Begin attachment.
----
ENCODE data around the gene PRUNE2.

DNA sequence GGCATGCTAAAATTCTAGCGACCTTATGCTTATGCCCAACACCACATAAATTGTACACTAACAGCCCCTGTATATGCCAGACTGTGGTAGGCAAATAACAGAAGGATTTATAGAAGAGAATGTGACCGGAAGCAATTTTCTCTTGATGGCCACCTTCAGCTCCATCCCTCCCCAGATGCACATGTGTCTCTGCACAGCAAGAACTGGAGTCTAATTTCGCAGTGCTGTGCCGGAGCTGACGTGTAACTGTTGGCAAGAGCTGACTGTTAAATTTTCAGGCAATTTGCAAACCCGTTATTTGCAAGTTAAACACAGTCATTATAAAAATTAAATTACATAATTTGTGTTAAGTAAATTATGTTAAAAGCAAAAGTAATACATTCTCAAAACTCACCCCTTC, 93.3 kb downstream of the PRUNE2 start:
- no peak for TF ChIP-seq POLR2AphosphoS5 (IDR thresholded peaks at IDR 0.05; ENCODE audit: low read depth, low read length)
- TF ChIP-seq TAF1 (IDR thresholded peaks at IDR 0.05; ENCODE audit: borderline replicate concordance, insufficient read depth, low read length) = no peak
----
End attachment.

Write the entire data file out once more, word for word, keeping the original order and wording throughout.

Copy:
ENCODE data around the gene PRUNE2.

DNA sequence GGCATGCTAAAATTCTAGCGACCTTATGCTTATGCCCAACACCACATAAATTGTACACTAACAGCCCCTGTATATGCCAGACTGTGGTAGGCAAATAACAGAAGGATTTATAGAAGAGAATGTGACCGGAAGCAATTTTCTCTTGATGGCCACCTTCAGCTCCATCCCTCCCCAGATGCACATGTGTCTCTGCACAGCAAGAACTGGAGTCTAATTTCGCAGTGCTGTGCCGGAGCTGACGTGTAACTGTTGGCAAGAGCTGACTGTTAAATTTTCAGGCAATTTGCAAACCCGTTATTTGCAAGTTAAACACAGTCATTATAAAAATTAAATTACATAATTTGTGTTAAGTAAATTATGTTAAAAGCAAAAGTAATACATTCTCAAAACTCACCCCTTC, 93.3 kb downstream of the PRUNE2 start:
- no peak for TF ChIP-seq POLR2AphosphoS5 (IDR thresholded peaks at IDR 0.05; ENCODE audit: low read depth, low read length)
- TF ChIP-seq TAF1 (IDR thresholded peaks at IDR 0.05; ENCODE audit: borderline replicate concordance, insufficient read depth, low read length) = no peak